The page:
Housing financiers on a high

A labourer loads cement bags onto an improvised motorized rickshaw at the construction site of a residential complex on the outskirts of Kolkata
At a time when real estate markets across the country remain in doldrums, continuing healthy growth in the loan books of housing finance companies (HFCs) is surprising. What explains this divergent trend and will growth rates remain healthy for HFCs going ahead?

Online real estate advisor PropTiger’s India Realty Report FY16 reveals housing sales across the top nine cities fell as much as 33 per cent, even as prices saw a marginal increase of only two per cent during the year. Real estate in the Delhi national capital region (NCR) market was the most affected, with sales down 51 per cent in FY16.

This slowdown, though, is not fully reflected in the books of HFCs, which are registering healthy double-digit loan growth. Analysts believe higher growth in loan against property (LAP) book is a key differentiating factor. “LAP is helping HFCs post healthy loan growth. But if these lenders go slow on LAP, growth might slow down,” Anil Agarwal, managing director and head of Asian financial research at Morgan Stanley, recently told Business Standard.

LAP is a loan extended by banks and financial institutions against existing commercial or residential property of a borrower. The borrower can be an individual or company and can use this loan for any end purpose - marriage, child’s education, medical expenses, working capital, etc.

Krishnan Sitaraman, senior director at Crisil Ratings, says, “Strong momentum in the LAP market continued in FY16 with the segment growing at 33 per cent, higher than the overall AUM (assets under management) growth of 17 per cent for the non-bank sector as a whole. LAP as a proportion now constitutes 13 per cent of the AUM vis-à-vis eight per cent three years ago.”

Home financiers such as LIC Housing Finance (LIC HF), Indiabulls Housing Finance (Indiabulls), Dewan Housing Finance (DHFL) and even diversified financial companies such as Bajaj Finance have tapped the LAP route to aid their loan growth. HDFC, though, has consciously kept its exposure to LAP lower at an estimated sub-five per cent level of its loan book. Keki Mistry, vice-chairman and CEO of HDFC, says: “Our individual loan book is bound to grow in the coming years. Growth is coming especially from the periphery of big cities such as Mumbai, Delhi NCR, Chennai, etc as well as from Tier-II and Tier-III cities.”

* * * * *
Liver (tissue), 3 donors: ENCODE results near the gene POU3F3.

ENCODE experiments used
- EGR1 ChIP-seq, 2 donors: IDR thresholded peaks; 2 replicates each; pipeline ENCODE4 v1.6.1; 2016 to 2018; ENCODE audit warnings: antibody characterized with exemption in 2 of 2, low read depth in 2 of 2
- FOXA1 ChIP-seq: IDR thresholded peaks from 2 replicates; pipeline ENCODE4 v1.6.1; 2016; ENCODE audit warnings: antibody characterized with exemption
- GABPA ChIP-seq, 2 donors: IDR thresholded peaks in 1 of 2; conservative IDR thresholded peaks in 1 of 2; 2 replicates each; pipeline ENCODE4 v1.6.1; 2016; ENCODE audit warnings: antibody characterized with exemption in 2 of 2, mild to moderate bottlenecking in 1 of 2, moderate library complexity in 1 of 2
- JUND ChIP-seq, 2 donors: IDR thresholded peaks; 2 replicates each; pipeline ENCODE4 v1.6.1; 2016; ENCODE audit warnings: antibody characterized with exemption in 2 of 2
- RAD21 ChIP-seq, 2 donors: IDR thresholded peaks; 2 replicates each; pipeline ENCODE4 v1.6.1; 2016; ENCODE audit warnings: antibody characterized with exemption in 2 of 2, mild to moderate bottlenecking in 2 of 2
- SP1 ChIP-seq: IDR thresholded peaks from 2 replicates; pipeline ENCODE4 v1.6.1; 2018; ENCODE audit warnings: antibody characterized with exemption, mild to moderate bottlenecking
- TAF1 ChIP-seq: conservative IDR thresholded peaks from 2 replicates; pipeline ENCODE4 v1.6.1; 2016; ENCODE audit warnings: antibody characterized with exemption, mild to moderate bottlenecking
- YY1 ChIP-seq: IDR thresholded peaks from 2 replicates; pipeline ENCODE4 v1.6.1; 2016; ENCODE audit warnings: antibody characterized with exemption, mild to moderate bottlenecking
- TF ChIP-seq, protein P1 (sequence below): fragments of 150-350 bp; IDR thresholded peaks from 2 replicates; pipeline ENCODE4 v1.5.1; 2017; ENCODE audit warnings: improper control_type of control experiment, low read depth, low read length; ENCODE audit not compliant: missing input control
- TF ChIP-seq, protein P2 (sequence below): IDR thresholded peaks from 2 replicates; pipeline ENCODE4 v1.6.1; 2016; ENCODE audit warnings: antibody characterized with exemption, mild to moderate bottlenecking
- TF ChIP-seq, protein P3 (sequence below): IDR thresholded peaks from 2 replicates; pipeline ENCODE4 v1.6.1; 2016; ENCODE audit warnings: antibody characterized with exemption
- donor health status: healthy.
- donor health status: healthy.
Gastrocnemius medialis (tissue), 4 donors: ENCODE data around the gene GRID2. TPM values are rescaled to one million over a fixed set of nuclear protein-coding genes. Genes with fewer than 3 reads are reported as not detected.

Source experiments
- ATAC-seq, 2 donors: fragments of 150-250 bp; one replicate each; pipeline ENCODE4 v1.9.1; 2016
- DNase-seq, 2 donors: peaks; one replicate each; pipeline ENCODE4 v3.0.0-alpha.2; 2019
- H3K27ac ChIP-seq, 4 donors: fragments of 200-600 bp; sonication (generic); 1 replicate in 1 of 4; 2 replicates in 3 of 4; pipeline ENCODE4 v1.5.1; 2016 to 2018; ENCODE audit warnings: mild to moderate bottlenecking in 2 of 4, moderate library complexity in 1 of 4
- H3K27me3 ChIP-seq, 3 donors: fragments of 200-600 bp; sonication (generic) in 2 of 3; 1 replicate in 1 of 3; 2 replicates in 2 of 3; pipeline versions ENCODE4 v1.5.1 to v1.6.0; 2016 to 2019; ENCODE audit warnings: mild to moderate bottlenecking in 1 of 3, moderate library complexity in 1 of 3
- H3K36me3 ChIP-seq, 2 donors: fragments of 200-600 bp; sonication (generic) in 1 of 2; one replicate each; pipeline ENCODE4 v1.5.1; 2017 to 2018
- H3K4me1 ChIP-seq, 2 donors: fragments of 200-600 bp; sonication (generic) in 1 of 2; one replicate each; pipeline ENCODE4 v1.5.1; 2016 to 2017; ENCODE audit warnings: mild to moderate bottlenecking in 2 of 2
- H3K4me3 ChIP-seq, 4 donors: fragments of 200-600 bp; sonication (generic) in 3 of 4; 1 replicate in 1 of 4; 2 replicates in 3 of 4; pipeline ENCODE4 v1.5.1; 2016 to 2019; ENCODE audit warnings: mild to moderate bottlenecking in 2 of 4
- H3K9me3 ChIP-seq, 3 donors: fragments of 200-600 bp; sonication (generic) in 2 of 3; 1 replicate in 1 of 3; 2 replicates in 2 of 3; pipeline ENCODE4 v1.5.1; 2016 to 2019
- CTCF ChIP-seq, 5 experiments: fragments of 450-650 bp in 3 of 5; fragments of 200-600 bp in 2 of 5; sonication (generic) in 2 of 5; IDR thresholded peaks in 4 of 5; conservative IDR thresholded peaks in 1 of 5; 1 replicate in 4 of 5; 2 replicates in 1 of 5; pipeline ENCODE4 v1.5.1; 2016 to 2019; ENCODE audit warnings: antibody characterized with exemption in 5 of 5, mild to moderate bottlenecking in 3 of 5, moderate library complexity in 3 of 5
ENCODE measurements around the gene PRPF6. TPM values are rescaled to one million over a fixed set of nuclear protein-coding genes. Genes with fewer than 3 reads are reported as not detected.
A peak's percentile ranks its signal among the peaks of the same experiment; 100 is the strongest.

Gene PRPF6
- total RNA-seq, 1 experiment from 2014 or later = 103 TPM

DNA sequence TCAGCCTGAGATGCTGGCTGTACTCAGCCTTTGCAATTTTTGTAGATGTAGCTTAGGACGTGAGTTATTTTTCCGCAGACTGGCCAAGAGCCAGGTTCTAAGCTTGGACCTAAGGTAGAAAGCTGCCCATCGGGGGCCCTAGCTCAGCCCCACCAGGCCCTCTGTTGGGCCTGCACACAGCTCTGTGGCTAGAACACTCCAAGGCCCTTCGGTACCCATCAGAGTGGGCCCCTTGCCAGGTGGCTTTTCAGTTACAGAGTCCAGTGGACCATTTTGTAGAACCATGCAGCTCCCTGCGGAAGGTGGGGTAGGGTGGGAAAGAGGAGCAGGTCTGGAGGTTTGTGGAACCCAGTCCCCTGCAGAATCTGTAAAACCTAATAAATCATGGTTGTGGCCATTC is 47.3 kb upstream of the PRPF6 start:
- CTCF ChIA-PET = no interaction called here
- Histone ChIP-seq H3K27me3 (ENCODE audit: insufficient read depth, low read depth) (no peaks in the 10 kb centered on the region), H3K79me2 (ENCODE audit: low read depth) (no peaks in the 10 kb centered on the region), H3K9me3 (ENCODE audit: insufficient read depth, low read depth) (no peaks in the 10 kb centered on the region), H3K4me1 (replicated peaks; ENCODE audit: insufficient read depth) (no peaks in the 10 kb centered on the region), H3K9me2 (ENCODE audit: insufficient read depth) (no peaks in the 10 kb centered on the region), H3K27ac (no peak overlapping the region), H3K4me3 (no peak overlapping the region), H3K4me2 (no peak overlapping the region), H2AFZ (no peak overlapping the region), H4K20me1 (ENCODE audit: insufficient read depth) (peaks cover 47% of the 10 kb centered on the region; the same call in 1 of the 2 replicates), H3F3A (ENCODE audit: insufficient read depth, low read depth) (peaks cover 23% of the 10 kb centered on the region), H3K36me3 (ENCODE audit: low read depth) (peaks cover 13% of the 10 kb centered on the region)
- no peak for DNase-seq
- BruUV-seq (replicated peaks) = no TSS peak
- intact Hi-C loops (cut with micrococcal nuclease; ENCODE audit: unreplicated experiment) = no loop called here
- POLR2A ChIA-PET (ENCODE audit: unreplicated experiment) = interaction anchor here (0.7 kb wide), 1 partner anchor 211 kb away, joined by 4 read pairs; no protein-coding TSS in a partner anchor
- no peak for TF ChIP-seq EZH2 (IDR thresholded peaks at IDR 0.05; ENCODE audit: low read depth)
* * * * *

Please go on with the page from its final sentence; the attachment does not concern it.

HDFC’s loan book grew 15.1 per cent in the quarter ended March 2016 led by individual loans portfolio.

LIC HF’s loan book expanded 15.5 per cent in the fourth quarter (Q4) of FY16 with individual loans growing 15 per cent. However, if one breaks down the individual loan book between home loans and LAP, one can see that the former has grown 10 per cent while the latter has jumped 120 per cent. In fact, LAP now forms 8.8 per cent of LIC HF’s loan book, up 240 basis points sequentially, estimate analysts at Motilal Oswal Securities. The trend holds true for Indiabulls as well, which saw a strong 31 per cent year-on-year growth in its LAP book in Q4. The proportion of LAP in its loan book, though, has hovered around 25 per cent in the past few years, says Gagan Banga, vice-chairman and managing director, Indiabulls Housing Finance. He believes the company’s LAP book will grow at 25-30 per cent in FY17 –similar to the growth in overall loan book, while home loans will grow faster at 30-35 per cent.

Echoing this view, Harshil Mehta, CEO of DHFL, says home loans will grow at a faster pace going forward given the strong demand in the outskirts of metros as well as in Tier-II and Tier-III cities. In case of DHFL, LAP grew nine per cent in Q4. LAP forms 16-18 per cent of DHFL’s loan book and the management intends to maintain this level going forward. Mehta, however, believes the loan growth could moderate a bit from 18-21 per cent earlier to 16-20 per cent.

While most analysts believe it is LAP which is driving HFC’s growth, the managements insist it’s the traction in affordable housing that’s fuelling their growth. Analysts say most HFCs club their LAP portfolio either with individual or small and medium enterprise loans. The general perception is that the LAP book carries higher asset quality risk. However, the jury is still out on this. Some analysts believe the higher risk is taken care of by the lower loan to value of such loans.

Nonetheless, most companies are now more cautious in growing their LAP book given the heightened competition and aggressive pricing. “Yields have declined by more than our earlier expectations with deals at sub-12 per cent being reported,” adds Sitaraman of Crisil Ratings.

Suresh Ganapathy, financials analyst at Macquarie Capital, adds: “We have already started seeing a slowdown in LAP portfolio of some companies such as Bajaj Finance. We believe the overall loan growth for HFCs will slow down from hereon.” Siddharth Purohit, financials analyst at Angel Broking, seconds this view. “HFCs have passed on some benefit of the lower cost of funds to borrowers, which have aided loan growth. However, private banks have been aggressive and this might result in increased competition.”

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